CIA observers say prosecution feared for actions in terror war

There is widening unease within the CIA over the possibility that career officers could be prosecuted or otherwise punished for their conduct during the interrogation and detention of terrorism suspects, said current and former government officials.

Only one CIA employee, a contract worker from North Carolina, has been charged with a crime in connection with the treatment of prisoners, stemming from a death in Afghanistan in 2003. But the officials confirmed that the agency has asked the Justice Department to review at least one other case, from Iraq, to determine if a CIA officer and interpreter should face prosecution.

The officials said the agency's inspector general is reviewing at least a half-dozen other cases, and perhaps many more, in what they described as an expanding circle of inquiries to determine whether CIA employees had been involved in any misconduct.

Previously, intelligence officials acknowledged only that "several" cases were under review by the agency's inspector general. But one government official said, "There's a lot more out there than has generally been recognized, and people at the agency are worried."

Of particular concern is the possibility that CIA officers using interrogation techniques that the government ruled as permissible after the Sept. 11, 2001, terrorist attacks might now be punished or even prosecuted for their actions in the line of duty, the officials said.

The details of some of the inquiries have been reported, but the government officials said other cases under review have never been publicly disclosed. Officials declined to provide details of all the cases now under scrutiny.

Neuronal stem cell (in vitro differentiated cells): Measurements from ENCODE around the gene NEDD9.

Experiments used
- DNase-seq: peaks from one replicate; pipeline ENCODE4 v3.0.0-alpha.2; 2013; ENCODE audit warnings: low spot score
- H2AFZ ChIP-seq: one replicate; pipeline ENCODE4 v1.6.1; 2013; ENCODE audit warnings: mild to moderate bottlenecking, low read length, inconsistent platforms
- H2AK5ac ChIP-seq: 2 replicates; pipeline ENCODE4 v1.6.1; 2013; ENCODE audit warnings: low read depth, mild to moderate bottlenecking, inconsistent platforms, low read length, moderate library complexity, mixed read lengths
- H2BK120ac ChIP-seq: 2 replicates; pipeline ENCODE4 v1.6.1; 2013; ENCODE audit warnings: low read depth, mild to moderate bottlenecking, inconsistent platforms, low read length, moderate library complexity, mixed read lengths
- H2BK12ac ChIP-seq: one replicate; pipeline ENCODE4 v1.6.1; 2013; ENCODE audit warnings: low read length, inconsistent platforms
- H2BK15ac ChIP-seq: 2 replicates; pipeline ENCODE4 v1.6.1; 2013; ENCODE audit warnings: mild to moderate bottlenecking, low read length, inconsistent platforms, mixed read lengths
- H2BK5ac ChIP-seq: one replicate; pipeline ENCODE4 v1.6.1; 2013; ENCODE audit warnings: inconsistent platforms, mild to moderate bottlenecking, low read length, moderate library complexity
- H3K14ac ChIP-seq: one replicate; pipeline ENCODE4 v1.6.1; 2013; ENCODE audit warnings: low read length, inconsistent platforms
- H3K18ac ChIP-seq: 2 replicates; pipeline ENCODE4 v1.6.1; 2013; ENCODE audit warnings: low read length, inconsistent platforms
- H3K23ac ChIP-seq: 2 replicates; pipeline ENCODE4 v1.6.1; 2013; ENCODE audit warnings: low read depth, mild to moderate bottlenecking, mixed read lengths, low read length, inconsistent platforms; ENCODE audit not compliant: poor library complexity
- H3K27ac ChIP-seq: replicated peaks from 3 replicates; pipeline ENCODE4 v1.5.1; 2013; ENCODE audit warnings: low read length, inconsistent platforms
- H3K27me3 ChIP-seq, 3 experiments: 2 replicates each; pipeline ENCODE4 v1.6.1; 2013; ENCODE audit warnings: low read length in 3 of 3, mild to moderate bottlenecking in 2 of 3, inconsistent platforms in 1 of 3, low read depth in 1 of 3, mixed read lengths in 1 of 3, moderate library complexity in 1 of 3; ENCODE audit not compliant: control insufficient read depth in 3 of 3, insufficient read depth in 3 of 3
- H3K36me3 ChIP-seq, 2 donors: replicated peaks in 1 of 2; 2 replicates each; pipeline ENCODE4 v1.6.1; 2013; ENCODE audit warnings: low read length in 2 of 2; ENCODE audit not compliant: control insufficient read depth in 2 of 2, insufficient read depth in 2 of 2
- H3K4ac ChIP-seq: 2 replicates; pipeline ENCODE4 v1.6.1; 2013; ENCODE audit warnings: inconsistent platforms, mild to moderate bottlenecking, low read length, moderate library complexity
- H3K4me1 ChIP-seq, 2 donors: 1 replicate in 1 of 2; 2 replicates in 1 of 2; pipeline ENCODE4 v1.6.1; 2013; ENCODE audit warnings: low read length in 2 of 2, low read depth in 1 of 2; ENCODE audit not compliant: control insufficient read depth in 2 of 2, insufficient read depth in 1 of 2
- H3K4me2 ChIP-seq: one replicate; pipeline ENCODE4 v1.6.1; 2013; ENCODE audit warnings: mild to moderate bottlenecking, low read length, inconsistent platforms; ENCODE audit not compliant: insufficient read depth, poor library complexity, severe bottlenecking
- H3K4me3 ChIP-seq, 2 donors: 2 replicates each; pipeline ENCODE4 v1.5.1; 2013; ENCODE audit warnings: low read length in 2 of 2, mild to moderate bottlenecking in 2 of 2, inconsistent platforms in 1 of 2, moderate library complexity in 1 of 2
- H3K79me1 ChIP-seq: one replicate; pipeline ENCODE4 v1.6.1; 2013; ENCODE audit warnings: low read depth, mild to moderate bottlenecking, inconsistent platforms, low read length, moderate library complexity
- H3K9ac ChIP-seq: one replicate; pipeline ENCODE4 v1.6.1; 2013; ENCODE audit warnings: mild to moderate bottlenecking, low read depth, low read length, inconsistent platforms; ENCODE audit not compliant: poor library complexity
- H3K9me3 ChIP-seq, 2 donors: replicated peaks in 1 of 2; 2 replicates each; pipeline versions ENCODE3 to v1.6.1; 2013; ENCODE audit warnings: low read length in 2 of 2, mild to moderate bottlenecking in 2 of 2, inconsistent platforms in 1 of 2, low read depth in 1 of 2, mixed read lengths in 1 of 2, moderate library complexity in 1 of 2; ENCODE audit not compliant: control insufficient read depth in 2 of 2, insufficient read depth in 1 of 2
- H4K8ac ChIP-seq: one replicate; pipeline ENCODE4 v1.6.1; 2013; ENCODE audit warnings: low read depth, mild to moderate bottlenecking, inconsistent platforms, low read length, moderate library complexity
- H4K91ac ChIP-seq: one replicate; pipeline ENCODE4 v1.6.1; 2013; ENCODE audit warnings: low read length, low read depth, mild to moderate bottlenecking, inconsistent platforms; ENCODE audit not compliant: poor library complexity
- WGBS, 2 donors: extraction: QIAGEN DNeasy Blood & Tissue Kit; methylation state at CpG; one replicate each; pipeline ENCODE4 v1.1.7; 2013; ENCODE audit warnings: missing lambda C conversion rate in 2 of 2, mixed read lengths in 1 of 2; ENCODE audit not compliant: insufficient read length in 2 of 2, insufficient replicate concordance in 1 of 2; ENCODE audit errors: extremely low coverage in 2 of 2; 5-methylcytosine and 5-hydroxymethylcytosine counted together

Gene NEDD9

The officials said the concern within the ranks has been growing since the agency's removal of its station chief in Baghdad in December 2003, in part because of concerns about the deaths of two Iraqis who had been questioned by CIA employees.

The reason for the station chief's removal has not been previously disclosed. Former and current intelligence officials say the action occurred nearly four months before a wider pattern of abuse at Abu Ghraib prison near Baghdad became publicly known.

In response to the reviews, the CIA has made a number of significant changes to its rules on interrogation to avoid problems, the officials said.

Asked about the inspector general's reviews, an intelligence official described them as a robust effort by the CIA to ensure that its conduct has been proper. "The inspector general is working collaboratively with counterparts in the military services in all investigations," the official said.

By Douglas Jehl and David Johnston


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